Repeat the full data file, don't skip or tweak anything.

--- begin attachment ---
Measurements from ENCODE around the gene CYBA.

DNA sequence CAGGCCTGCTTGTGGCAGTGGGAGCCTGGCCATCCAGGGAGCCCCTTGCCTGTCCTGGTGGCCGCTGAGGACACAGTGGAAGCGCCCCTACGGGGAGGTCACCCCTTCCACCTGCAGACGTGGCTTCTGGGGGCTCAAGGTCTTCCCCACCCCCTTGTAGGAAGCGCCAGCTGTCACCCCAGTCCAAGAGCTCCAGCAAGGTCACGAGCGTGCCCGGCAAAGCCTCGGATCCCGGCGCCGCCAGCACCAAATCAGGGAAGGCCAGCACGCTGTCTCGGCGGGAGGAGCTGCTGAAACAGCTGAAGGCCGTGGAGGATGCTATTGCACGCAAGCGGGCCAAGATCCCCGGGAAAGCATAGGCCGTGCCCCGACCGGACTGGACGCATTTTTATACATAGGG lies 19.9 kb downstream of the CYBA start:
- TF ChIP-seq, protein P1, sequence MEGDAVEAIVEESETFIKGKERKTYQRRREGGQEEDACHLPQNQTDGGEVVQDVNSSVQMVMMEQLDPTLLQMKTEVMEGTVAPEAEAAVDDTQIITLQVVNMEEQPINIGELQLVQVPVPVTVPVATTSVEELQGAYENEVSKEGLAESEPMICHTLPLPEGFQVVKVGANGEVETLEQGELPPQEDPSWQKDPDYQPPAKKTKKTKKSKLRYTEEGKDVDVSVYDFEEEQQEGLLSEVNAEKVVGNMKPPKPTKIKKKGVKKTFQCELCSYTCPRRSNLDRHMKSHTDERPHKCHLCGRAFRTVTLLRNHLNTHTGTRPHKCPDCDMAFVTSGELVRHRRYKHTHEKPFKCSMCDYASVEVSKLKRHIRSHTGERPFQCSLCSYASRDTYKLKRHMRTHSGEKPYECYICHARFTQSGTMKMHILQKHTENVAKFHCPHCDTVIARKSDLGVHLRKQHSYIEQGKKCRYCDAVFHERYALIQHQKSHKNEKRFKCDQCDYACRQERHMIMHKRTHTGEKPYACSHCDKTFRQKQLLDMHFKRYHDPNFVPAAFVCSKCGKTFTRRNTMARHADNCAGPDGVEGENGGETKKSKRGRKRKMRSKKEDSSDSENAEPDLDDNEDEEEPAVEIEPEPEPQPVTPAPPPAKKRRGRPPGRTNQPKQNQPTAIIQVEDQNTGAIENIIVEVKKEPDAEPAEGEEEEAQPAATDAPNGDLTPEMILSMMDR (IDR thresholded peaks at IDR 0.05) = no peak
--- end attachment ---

Measurements from ENCODE around the gene CYBA.

DNA sequence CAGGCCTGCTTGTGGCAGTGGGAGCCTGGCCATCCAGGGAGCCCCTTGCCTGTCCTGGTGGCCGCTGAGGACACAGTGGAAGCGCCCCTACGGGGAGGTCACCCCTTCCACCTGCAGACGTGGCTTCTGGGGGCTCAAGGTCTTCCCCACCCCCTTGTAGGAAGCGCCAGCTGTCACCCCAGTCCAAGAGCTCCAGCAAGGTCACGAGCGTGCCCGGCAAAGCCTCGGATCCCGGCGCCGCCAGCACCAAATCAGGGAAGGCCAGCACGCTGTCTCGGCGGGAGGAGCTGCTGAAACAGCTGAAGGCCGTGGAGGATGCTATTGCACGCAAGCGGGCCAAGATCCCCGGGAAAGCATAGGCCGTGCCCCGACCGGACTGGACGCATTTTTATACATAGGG lies 19.9 kb downstream of the CYBA start:
- TF ChIP-seq, protein P1, sequence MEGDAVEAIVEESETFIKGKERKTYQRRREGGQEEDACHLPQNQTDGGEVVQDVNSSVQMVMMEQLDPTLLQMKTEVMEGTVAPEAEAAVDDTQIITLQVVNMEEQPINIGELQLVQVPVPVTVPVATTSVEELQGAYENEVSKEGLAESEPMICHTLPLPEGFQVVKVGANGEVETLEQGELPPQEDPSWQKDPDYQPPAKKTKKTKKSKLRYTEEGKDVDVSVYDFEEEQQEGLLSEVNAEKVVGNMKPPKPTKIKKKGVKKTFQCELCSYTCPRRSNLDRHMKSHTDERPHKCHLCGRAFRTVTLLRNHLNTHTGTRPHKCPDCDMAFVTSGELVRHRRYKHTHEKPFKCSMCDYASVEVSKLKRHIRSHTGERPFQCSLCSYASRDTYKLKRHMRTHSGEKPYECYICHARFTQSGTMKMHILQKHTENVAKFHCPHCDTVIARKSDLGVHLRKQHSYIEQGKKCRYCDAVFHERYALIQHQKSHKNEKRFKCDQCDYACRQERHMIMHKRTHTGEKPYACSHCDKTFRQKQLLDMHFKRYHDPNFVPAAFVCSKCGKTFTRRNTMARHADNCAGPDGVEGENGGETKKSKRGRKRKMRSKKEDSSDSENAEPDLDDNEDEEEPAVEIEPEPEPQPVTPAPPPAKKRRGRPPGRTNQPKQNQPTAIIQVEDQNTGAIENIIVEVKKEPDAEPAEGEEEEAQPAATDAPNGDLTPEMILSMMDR (IDR thresholded peaks at IDR 0.05) = no peak